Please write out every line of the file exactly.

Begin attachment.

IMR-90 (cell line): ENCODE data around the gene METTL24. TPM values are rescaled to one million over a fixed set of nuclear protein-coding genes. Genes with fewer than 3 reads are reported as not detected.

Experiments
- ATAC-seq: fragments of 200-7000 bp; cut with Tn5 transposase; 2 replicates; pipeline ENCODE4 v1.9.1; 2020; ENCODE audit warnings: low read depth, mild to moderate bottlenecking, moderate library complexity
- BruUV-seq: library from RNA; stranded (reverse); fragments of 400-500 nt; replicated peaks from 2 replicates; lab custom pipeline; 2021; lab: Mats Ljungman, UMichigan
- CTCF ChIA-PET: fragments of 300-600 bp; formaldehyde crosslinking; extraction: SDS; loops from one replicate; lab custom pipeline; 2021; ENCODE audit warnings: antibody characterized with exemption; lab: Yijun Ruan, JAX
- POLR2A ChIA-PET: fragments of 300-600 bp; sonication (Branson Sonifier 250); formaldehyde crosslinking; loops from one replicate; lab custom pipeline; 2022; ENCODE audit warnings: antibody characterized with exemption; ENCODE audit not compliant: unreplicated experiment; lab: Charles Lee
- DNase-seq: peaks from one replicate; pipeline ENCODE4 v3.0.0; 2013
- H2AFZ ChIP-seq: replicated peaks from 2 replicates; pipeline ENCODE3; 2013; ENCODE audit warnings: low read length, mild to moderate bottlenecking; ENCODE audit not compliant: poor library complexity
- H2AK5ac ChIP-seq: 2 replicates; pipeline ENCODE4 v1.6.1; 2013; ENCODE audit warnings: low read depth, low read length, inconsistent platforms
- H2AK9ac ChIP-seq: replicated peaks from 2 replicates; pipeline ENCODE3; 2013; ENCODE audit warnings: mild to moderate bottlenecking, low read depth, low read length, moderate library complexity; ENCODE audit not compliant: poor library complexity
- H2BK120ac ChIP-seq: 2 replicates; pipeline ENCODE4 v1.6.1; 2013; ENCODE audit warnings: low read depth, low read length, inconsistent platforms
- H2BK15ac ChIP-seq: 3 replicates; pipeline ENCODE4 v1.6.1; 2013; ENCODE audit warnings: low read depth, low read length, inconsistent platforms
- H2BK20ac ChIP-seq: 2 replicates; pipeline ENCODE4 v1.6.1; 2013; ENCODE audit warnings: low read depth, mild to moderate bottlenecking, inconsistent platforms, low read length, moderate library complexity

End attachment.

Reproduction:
IMR-90 (cell line): ENCODE data around the gene METTL24. TPM values are rescaled to one million over a fixed set of nuclear protein-coding genes. Genes with fewer than 3 reads are reported as not detected.

Experiments
- ATAC-seq: fragments of 200-7000 bp; cut with Tn5 transposase; 2 replicates; pipeline ENCODE4 v1.9.1; 2020; ENCODE audit warnings: low read depth, mild to moderate bottlenecking, moderate library complexity
- BruUV-seq: library from RNA; stranded (reverse); fragments of 400-500 nt; replicated peaks from 2 replicates; lab custom pipeline; 2021; lab: Mats Ljungman, UMichigan
- CTCF ChIA-PET: fragments of 300-600 bp; formaldehyde crosslinking; extraction: SDS; loops from one replicate; lab custom pipeline; 2021; ENCODE audit warnings: antibody characterized with exemption; lab: Yijun Ruan, JAX
- POLR2A ChIA-PET: fragments of 300-600 bp; sonication (Branson Sonifier 250); formaldehyde crosslinking; loops from one replicate; lab custom pipeline; 2022; ENCODE audit warnings: antibody characterized with exemption; ENCODE audit not compliant: unreplicated experiment; lab: Charles Lee
- DNase-seq: peaks from one replicate; pipeline ENCODE4 v3.0.0; 2013
- H2AFZ ChIP-seq: replicated peaks from 2 replicates; pipeline ENCODE3; 2013; ENCODE audit warnings: low read length, mild to moderate bottlenecking; ENCODE audit not compliant: poor library complexity
- H2AK5ac ChIP-seq: 2 replicates; pipeline ENCODE4 v1.6.1; 2013; ENCODE audit warnings: low read depth, low read length, inconsistent platforms
- H2AK9ac ChIP-seq: replicated peaks from 2 replicates; pipeline ENCODE3; 2013; ENCODE audit warnings: mild to moderate bottlenecking, low read depth, low read length, moderate library complexity; ENCODE audit not compliant: poor library complexity
- H2BK120ac ChIP-seq: 2 replicates; pipeline ENCODE4 v1.6.1; 2013; ENCODE audit warnings: low read depth, low read length, inconsistent platforms
- H2BK15ac ChIP-seq: 3 replicates; pipeline ENCODE4 v1.6.1; 2013; ENCODE audit warnings: low read depth, low read length, inconsistent platforms
- H2BK20ac ChIP-seq: 2 replicates; pipeline ENCODE4 v1.6.1; 2013; ENCODE audit warnings: low read depth, mild to moderate bottlenecking, inconsistent platforms, low read length, moderate library complexity